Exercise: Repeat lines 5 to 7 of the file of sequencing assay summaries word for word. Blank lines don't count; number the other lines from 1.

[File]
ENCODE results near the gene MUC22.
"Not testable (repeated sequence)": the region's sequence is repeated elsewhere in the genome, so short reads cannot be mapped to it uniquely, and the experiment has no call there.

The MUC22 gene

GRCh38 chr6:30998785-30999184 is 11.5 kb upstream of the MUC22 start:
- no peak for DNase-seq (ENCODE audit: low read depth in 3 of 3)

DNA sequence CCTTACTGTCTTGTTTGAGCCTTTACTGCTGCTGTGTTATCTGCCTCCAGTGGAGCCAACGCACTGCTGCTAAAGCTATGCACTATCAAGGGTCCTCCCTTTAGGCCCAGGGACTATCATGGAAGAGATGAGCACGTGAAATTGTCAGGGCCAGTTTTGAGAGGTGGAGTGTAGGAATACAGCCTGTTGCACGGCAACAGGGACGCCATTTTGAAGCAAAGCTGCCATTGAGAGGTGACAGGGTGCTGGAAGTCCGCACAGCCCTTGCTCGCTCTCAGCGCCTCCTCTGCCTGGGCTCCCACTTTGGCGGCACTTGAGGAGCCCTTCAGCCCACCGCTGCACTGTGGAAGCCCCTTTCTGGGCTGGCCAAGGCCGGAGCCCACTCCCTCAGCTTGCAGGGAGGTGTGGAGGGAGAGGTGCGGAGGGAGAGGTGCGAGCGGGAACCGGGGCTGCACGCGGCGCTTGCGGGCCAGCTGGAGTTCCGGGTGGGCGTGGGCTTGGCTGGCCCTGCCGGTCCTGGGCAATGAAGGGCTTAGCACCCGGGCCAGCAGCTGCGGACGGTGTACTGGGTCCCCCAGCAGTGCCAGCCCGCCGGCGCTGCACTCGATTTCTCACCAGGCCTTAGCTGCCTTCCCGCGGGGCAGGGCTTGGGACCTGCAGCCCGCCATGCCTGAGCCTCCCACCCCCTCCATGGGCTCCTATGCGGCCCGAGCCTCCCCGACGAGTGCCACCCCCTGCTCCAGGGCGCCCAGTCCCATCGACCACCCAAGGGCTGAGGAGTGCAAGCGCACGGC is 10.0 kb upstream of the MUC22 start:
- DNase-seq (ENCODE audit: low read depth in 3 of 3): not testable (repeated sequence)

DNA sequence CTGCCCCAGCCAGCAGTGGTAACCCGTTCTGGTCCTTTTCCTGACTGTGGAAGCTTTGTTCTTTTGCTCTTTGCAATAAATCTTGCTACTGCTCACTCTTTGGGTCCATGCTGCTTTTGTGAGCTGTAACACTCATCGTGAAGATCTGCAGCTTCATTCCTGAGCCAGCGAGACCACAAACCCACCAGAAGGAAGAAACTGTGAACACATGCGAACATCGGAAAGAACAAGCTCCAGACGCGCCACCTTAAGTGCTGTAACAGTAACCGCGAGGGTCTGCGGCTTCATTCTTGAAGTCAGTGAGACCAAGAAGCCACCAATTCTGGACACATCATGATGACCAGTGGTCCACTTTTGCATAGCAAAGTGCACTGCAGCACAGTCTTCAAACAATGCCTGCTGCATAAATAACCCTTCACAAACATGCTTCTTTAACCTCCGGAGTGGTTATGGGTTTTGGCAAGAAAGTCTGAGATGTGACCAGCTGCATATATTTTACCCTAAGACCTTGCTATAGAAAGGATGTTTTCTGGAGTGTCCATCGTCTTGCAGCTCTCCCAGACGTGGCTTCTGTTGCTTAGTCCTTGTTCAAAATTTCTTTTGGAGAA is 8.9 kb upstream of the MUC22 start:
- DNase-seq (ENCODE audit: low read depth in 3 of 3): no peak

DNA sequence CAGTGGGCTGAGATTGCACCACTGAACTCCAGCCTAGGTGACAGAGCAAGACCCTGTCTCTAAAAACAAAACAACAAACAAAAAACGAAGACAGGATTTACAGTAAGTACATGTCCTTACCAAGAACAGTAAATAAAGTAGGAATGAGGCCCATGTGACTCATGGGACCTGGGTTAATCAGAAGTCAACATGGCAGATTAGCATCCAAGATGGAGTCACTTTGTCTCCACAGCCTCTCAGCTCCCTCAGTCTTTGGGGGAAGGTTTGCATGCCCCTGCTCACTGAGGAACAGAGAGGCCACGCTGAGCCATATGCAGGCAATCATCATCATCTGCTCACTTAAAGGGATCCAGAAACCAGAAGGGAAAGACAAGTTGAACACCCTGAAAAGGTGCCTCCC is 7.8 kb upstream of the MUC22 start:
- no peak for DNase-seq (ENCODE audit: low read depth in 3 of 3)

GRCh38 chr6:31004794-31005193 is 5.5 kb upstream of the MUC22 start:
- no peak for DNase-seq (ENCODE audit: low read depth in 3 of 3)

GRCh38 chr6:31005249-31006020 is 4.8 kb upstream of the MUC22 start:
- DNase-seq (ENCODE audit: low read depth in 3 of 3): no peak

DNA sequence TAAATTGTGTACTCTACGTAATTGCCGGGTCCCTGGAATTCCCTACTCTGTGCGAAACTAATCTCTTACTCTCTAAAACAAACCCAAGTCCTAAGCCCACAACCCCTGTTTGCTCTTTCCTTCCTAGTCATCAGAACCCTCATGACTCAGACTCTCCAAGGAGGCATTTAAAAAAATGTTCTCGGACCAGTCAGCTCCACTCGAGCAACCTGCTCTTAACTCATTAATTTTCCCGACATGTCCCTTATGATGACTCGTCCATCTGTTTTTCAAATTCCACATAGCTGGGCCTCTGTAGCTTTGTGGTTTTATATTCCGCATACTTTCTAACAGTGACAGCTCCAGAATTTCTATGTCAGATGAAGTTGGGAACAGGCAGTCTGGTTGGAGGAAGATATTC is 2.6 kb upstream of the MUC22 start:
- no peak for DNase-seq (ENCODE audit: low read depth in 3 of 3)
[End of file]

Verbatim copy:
- no peak for DNase-seq (ENCODE audit: low read depth in 3 of 3)

DNA sequence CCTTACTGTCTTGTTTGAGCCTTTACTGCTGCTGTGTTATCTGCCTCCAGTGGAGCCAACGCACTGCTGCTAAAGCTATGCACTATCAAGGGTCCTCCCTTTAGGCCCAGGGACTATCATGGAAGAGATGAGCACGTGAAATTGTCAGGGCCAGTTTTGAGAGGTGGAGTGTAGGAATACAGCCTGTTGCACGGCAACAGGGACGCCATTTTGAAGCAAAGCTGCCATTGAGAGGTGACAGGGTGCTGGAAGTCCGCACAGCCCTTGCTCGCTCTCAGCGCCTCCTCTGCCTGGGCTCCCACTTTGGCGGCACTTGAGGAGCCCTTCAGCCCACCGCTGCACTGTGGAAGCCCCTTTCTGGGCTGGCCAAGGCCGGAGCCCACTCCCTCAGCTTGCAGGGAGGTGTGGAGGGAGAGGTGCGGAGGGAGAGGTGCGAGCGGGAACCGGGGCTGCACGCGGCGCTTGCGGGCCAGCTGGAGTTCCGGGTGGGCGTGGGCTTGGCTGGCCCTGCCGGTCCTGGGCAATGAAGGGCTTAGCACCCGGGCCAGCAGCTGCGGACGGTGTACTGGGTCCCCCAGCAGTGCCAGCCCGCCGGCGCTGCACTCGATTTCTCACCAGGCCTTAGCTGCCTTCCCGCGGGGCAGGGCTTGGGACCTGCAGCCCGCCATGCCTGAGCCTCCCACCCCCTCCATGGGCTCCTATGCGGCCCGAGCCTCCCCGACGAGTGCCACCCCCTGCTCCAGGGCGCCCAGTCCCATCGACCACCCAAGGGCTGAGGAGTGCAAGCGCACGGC is 10.0 kb upstream of the MUC22 start:
- DNase-seq (ENCODE audit: low read depth in 3 of 3): not testable (repeated sequence)